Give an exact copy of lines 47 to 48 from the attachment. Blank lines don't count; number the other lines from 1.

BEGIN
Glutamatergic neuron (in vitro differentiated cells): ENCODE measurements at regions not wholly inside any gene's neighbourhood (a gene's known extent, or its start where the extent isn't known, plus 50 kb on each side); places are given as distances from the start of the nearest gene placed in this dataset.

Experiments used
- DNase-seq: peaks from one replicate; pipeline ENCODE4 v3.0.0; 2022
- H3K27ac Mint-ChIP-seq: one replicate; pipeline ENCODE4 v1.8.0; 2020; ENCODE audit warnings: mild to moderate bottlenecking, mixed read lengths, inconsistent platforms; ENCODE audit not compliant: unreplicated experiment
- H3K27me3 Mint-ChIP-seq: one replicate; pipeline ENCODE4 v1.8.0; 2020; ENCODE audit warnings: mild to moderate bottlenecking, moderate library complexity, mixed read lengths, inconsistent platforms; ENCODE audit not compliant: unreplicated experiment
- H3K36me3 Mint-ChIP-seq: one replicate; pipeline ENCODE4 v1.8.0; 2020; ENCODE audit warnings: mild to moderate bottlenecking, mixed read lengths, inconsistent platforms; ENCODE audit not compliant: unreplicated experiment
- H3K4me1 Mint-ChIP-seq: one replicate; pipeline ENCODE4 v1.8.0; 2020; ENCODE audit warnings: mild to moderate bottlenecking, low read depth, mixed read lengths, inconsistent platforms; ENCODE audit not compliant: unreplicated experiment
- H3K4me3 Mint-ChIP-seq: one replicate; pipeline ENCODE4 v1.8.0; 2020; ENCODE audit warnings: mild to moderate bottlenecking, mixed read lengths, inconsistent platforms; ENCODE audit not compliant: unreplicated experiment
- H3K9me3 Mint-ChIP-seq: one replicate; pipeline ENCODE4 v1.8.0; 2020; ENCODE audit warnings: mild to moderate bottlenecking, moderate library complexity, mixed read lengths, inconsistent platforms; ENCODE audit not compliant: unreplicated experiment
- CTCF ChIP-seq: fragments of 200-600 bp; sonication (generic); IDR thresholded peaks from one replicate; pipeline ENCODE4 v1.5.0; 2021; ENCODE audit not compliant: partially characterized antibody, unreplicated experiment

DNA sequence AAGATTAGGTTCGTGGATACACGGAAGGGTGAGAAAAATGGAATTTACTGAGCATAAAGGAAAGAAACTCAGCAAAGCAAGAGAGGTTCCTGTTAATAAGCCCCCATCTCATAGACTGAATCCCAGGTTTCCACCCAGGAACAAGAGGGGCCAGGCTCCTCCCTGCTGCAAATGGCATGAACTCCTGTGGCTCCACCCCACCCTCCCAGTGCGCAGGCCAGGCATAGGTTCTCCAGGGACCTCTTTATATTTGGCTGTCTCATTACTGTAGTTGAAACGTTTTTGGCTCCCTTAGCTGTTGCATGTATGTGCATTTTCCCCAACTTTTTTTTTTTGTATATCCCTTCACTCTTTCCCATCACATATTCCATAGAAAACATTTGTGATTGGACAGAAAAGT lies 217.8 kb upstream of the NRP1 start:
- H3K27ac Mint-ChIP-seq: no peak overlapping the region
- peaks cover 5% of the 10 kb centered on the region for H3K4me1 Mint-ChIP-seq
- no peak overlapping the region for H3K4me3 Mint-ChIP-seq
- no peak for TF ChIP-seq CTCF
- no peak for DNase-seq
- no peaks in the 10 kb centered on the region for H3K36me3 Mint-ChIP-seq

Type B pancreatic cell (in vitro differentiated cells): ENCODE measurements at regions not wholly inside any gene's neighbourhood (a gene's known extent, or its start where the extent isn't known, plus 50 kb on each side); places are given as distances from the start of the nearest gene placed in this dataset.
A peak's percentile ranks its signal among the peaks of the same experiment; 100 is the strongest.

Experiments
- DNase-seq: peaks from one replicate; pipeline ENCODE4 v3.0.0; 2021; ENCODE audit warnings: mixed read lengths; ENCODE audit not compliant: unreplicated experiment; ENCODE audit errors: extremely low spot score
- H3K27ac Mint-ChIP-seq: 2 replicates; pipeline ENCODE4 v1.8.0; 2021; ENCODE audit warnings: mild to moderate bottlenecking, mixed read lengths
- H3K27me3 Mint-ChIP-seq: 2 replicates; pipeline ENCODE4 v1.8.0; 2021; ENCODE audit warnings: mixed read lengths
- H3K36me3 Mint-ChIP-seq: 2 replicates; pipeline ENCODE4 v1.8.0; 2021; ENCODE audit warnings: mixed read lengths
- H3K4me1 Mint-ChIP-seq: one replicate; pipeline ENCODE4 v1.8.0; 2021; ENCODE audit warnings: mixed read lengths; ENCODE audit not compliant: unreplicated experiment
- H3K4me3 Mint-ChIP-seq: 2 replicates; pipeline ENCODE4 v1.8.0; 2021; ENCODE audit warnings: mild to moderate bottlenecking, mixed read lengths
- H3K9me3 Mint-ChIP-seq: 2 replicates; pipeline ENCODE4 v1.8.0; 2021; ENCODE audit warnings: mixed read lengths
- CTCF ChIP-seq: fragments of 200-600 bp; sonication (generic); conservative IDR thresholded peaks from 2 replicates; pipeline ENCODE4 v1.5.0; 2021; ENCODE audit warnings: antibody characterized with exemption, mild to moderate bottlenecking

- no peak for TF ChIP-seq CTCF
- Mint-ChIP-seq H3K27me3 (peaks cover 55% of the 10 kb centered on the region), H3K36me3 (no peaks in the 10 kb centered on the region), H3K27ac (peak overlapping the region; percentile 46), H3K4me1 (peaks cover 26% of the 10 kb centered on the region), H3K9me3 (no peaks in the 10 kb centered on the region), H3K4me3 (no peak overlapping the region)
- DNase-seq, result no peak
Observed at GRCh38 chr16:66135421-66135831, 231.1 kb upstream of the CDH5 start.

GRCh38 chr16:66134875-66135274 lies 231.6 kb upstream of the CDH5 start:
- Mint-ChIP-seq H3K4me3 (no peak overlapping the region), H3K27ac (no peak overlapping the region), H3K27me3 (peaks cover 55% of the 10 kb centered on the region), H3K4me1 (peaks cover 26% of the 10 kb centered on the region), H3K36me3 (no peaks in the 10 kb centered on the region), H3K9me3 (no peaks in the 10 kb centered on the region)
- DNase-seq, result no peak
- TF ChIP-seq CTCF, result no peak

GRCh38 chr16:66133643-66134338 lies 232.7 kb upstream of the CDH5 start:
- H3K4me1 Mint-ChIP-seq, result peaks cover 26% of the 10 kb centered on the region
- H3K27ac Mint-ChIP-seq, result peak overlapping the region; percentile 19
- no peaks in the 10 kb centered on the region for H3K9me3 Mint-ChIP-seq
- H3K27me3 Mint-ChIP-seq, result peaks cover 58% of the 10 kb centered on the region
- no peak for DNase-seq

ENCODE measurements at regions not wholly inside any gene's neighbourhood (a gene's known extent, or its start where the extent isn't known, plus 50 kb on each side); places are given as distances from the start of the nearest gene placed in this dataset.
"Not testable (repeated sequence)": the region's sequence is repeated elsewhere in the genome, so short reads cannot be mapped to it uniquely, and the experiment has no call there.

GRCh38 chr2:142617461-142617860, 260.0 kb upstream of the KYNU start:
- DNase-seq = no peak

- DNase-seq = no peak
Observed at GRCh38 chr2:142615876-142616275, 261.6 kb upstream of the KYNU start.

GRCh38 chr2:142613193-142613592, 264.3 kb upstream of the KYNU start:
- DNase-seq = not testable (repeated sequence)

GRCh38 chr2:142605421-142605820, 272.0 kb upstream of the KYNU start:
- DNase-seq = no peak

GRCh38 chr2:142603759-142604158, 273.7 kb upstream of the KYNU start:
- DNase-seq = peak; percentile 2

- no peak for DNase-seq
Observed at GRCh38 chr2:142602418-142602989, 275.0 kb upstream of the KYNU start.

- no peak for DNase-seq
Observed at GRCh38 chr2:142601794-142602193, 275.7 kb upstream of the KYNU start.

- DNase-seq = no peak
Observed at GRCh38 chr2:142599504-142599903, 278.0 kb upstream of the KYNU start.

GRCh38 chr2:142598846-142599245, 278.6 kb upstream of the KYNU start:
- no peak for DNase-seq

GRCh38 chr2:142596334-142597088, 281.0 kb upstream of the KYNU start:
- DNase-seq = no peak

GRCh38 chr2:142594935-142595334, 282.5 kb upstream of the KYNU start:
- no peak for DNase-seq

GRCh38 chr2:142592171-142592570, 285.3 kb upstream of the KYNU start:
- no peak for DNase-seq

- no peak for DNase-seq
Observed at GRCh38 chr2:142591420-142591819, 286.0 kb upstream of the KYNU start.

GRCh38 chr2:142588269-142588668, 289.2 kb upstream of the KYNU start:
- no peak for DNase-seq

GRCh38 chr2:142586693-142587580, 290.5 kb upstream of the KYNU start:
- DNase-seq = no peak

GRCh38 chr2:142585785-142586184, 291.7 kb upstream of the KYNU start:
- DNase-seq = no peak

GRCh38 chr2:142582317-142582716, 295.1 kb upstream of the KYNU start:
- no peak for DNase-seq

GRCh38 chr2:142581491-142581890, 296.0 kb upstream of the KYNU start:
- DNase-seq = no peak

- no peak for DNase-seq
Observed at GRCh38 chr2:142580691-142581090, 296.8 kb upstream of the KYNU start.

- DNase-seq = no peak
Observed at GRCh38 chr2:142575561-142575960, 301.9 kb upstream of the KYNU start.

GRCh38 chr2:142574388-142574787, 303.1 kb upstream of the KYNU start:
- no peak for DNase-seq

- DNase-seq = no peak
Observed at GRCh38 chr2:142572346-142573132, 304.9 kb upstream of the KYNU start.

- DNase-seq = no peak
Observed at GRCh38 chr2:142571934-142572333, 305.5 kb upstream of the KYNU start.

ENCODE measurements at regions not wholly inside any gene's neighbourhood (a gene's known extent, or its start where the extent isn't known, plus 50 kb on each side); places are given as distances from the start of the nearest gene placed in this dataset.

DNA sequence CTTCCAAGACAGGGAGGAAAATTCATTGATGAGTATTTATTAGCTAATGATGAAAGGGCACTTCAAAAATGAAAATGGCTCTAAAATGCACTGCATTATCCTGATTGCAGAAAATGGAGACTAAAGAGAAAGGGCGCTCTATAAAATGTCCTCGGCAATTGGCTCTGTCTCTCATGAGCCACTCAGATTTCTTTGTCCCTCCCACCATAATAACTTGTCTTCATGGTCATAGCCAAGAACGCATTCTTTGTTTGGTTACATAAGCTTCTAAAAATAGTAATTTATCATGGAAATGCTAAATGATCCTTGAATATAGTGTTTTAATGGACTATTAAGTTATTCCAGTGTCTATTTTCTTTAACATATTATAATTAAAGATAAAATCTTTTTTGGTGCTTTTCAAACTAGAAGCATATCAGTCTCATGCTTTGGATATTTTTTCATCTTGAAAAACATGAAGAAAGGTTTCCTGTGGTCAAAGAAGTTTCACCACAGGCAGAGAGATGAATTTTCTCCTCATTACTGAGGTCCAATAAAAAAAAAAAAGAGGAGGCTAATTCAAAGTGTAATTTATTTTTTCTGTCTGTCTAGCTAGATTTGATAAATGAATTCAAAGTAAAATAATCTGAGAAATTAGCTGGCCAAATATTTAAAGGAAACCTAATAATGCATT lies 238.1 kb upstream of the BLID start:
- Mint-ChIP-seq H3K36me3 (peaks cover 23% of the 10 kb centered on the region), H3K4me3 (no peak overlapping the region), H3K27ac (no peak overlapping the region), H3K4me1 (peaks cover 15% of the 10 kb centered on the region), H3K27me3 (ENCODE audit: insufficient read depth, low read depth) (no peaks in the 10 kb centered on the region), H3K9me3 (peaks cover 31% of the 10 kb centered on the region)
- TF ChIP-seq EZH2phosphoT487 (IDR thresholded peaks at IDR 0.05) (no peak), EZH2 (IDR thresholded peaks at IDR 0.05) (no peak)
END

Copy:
- DNase-seq = no peak
Observed at GRCh38 chr2:142615876-142616275, 261.6 kb upstream of the KYNU start.